Protesters demonstrated against the separation of migrant children from their families in Los Angeles, California on Monday. (Mario Tama/Getty Images)
BOSTON (WBZ-AM) -- The first poll numbers are starting to come in on the Trump administration’s decision to ramp up the separation of young children from their immigrant parents as they try to enter the country, and the results aren’t positive.
Perhaps that will change as the administration further explains itself, but I doubt it.
But seeing the double-digit percentages of people who are fine with it – including, pathetically, a solid majority of Republicans – I’m wondering: do you need to have kids in order to feel empathy for kids and their parents?
After all, White House advisor Stephen Miller, the resident expert on immigration, has no spouse or kids.
Neither does Homeland Security Secretary Kirstjen Nielsen.
And as for the president, I give you this remark from a 2005 interview with Mr. Trump in which he was asked about his kids: “I won’t do anything to take care of them. I’ll supply funds and [my wife will] take care of the kids.”
None of this proves anything, of course.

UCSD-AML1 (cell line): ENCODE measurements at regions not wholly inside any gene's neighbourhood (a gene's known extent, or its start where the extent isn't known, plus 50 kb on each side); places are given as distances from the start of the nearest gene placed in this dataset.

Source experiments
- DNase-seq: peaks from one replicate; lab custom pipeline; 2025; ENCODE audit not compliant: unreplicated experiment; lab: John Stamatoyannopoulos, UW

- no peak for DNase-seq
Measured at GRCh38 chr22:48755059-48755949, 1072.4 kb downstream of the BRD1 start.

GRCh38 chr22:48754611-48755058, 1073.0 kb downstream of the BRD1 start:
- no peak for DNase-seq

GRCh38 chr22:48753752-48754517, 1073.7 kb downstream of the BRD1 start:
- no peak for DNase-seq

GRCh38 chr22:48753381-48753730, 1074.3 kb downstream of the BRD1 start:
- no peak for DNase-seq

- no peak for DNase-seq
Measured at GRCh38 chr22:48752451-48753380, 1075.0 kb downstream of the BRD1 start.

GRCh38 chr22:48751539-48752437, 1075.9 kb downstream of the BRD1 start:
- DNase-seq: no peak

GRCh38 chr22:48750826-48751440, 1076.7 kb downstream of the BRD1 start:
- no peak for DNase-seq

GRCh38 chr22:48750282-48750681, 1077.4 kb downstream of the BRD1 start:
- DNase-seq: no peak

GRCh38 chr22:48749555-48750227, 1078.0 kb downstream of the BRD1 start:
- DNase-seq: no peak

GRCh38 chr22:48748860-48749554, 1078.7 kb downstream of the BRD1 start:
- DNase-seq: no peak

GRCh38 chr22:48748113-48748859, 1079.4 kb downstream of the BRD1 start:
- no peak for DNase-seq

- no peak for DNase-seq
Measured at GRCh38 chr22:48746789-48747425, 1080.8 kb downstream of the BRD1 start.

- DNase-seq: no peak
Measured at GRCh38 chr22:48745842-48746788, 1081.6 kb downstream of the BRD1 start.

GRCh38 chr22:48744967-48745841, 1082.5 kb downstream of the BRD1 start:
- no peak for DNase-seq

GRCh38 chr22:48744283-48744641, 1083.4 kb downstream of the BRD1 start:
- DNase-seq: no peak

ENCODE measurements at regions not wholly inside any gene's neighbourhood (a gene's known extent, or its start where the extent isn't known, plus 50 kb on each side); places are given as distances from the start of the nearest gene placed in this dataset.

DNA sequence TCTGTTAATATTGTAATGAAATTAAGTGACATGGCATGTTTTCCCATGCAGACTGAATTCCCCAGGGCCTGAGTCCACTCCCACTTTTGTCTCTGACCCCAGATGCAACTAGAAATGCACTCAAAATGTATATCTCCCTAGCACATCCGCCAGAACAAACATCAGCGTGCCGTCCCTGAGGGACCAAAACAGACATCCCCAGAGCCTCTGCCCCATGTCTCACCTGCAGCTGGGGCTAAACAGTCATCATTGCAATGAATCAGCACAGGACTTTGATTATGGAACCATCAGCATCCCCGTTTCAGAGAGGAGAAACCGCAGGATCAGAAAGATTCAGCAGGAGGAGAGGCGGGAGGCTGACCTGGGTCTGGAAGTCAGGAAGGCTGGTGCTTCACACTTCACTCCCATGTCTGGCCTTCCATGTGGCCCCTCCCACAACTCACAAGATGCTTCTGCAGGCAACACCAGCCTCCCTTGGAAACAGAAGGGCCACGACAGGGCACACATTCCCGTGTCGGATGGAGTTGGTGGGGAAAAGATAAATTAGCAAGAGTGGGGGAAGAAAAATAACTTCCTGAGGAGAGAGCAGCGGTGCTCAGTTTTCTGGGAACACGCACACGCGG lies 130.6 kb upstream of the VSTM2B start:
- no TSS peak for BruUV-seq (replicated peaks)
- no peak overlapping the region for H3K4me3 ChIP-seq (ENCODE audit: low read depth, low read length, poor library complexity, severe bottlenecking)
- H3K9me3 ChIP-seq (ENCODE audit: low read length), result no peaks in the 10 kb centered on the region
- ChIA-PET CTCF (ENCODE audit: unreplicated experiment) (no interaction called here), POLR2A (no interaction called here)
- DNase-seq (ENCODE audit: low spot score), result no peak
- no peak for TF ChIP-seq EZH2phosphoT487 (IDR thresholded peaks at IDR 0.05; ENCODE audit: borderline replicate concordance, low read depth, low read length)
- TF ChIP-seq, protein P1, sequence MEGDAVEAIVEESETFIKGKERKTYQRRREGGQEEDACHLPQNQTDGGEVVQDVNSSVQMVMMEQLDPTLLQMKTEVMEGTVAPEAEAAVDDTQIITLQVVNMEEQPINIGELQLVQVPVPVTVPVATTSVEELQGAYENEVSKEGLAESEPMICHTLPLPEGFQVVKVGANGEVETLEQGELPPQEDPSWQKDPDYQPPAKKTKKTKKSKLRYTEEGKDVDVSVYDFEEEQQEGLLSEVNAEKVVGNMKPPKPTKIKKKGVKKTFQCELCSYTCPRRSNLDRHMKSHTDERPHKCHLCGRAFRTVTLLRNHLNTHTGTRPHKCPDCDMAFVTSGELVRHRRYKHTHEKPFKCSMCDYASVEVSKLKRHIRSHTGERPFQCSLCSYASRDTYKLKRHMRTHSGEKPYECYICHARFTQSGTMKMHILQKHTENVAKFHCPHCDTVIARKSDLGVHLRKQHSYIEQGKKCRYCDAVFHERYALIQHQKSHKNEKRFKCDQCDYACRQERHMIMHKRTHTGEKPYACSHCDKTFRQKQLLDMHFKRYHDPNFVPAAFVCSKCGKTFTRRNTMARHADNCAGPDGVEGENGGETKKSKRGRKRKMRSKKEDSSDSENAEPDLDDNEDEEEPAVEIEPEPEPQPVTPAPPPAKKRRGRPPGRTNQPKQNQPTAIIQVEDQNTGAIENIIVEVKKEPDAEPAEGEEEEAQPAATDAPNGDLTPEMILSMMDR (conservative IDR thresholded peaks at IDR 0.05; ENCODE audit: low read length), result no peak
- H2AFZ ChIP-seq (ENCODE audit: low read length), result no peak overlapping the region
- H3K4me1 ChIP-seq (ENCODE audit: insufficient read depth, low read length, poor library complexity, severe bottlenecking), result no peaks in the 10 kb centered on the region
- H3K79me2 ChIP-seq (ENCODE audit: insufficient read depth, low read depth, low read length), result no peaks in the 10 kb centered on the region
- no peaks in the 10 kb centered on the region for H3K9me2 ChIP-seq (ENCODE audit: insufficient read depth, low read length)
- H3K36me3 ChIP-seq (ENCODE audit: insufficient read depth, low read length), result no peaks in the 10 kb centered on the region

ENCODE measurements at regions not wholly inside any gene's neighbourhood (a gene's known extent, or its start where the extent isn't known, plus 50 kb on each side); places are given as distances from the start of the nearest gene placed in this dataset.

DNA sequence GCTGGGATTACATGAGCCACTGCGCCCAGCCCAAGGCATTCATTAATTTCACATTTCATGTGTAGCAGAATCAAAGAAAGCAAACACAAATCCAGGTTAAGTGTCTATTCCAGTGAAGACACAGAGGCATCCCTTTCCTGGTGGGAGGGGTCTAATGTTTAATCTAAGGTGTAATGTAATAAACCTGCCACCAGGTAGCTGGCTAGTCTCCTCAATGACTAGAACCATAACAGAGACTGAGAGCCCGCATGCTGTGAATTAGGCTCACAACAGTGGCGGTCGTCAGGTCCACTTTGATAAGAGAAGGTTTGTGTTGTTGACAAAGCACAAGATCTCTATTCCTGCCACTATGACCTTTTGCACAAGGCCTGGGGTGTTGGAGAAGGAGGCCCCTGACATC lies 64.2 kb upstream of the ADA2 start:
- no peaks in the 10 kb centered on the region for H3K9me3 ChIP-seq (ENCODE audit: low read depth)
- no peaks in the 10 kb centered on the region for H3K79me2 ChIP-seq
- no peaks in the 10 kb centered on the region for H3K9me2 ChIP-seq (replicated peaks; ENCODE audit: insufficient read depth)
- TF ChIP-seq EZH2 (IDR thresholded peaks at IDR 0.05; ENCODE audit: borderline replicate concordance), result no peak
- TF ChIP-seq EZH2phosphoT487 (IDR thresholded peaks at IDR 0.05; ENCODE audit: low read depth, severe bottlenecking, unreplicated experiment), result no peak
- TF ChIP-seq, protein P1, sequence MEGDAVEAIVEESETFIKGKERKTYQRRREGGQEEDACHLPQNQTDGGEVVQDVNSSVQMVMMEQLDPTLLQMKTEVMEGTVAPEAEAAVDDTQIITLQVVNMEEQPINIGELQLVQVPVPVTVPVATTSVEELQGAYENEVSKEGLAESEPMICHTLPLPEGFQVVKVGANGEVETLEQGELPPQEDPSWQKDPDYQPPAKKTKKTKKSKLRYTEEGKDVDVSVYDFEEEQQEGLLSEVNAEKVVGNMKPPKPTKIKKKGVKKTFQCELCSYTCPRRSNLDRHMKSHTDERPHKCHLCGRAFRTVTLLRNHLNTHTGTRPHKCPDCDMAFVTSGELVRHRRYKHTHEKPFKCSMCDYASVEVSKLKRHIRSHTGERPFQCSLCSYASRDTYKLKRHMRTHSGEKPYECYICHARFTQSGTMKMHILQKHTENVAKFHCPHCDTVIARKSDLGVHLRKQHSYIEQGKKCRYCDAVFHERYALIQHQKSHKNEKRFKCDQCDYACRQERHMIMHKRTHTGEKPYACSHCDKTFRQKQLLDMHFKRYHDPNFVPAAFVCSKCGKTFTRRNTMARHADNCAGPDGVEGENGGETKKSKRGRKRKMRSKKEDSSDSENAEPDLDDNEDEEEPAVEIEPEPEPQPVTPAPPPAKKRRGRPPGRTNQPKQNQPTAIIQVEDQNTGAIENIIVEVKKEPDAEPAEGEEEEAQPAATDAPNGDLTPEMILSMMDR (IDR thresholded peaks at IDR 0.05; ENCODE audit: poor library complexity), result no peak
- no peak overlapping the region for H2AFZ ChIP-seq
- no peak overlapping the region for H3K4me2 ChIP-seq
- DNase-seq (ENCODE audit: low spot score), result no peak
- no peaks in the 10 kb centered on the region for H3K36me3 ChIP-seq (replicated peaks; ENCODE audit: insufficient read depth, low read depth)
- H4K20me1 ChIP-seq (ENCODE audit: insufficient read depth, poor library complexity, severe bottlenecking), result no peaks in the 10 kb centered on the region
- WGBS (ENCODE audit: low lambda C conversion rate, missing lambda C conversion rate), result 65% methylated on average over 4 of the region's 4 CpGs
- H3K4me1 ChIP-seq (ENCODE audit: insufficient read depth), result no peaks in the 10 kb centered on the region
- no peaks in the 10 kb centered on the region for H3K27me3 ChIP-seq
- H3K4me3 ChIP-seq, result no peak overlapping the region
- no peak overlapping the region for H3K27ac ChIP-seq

You can have a house full of kids and still be a cruel parent. And childless people often make warm, loving aunts and uncles.
But if you’ve ever known and loved a child, you know how vulnerable they are, and how strong the urge to protect them can be.
Working in the news business, we are regularly confronted with the damage horrible monsters can do to kids, and I am thankful to be able to vent my anger at the perps instead of having to pretend to be “impartial.”
First Lady Melania Trump seems to get it. So do former First Lady Laura Bush and some of the most conservative Republicans in Congress.
So maybe it’s not party or ideology that makes the difference here but experience, and the understanding that brings.
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